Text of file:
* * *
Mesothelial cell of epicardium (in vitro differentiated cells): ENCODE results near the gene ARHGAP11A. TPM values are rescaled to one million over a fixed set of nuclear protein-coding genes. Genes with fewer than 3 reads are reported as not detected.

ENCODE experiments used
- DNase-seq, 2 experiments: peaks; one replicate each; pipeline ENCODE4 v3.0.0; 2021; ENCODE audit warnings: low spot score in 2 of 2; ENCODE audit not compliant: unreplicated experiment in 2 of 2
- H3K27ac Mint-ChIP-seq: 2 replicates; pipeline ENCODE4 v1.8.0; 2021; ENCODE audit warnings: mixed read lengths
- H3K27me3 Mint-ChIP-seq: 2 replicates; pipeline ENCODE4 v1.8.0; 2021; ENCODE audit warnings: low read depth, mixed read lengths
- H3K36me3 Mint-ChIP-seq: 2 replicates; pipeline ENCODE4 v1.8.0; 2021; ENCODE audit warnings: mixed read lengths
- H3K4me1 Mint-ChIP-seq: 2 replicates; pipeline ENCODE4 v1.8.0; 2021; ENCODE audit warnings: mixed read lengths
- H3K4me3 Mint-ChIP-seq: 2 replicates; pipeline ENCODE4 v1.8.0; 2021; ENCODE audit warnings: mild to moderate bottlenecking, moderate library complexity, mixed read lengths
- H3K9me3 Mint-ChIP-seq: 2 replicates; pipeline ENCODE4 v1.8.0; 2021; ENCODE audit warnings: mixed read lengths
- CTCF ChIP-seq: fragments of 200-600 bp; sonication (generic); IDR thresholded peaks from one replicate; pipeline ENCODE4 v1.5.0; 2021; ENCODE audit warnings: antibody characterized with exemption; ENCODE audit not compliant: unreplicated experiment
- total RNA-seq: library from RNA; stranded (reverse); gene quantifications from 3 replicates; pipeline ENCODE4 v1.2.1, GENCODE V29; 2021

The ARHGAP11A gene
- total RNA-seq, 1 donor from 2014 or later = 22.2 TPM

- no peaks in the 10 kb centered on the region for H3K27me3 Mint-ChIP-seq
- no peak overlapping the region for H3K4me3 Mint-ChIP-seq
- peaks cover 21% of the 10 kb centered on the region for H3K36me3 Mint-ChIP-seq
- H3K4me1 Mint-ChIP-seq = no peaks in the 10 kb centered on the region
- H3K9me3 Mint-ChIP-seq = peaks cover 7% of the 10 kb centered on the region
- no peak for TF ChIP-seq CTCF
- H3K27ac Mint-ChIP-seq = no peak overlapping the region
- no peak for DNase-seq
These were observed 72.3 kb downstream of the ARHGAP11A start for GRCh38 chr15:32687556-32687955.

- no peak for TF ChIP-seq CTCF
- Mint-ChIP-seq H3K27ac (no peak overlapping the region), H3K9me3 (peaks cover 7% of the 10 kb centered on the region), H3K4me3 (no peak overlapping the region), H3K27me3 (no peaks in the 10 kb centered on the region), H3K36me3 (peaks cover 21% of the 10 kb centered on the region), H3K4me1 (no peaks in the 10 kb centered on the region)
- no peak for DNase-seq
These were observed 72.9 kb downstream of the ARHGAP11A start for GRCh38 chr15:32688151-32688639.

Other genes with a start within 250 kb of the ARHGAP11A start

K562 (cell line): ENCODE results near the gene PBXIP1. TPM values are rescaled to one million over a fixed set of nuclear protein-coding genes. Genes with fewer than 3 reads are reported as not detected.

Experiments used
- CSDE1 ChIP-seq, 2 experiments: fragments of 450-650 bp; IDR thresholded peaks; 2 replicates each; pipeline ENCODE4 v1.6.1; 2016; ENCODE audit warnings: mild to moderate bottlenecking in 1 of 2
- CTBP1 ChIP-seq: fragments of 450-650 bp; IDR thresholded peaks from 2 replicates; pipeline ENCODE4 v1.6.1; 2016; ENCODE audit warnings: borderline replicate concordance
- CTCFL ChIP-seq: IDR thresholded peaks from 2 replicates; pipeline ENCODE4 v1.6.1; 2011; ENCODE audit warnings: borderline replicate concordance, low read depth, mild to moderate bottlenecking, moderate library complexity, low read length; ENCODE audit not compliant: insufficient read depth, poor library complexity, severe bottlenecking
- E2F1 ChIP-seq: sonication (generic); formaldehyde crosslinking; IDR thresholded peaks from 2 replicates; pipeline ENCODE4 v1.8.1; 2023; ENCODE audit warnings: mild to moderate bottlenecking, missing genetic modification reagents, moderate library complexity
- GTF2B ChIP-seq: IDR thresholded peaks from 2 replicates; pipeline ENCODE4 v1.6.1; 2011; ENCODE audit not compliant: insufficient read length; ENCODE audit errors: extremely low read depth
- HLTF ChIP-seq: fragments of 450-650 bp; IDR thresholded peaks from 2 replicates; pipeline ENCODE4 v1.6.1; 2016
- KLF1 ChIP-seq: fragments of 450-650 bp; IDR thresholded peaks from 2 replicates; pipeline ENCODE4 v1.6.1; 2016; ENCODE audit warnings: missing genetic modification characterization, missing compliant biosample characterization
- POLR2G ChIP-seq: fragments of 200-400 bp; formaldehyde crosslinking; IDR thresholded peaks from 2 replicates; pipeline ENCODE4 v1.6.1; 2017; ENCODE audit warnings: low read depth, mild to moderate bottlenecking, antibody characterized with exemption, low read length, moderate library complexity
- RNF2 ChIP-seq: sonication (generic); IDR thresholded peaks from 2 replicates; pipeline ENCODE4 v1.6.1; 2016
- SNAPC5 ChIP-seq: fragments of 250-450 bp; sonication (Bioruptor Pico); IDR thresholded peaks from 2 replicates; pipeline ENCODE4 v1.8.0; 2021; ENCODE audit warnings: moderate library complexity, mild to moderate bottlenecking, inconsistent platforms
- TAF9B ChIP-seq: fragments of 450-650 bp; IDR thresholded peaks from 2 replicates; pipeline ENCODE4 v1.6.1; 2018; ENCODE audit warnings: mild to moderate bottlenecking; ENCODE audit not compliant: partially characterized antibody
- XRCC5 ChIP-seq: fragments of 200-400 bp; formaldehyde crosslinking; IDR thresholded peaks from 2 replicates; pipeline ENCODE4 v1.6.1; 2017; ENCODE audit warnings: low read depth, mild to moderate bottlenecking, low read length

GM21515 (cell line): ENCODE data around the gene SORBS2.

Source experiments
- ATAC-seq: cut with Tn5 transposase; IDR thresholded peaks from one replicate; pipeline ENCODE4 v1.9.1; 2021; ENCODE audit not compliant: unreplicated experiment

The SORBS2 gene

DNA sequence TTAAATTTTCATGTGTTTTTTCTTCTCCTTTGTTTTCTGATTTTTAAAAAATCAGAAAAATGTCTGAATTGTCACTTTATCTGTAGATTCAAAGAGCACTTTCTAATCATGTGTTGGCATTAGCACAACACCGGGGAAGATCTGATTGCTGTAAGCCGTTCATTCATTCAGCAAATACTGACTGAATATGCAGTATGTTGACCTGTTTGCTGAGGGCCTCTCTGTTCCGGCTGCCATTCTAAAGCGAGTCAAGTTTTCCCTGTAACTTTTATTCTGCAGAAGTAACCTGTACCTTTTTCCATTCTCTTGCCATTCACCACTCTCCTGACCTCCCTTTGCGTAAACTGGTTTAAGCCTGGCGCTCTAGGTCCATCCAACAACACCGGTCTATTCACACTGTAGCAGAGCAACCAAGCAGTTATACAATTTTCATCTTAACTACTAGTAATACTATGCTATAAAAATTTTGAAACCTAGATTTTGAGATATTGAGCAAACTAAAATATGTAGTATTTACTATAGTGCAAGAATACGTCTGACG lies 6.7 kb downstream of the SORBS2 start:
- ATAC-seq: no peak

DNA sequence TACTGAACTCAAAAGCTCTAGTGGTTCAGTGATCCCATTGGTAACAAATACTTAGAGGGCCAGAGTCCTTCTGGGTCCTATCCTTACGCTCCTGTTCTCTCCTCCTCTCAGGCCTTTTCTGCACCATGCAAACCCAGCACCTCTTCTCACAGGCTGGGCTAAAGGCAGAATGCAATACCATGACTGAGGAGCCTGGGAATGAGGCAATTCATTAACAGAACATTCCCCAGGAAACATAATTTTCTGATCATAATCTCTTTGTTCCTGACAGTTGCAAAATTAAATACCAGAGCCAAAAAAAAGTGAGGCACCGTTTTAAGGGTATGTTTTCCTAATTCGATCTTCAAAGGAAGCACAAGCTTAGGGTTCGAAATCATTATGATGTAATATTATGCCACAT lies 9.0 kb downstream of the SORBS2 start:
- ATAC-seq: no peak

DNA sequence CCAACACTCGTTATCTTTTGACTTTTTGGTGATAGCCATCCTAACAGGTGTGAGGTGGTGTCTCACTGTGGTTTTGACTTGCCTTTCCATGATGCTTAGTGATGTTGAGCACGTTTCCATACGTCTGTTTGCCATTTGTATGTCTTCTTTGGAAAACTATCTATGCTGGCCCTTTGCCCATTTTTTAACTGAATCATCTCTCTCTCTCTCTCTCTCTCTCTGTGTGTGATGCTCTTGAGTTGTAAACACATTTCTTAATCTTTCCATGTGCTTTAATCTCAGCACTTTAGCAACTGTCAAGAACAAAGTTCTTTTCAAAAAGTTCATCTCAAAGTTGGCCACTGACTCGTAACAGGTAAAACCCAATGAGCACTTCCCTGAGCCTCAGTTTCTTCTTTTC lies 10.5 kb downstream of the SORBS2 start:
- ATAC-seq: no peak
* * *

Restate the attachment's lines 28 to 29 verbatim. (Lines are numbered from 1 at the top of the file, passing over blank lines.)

K562 (cell line): ENCODE results near the gene PBXIP1. TPM values are rescaled to one million over a fixed set of nuclear protein-coding genes. Genes with fewer than 3 reads are reported as not detected.

Experiments used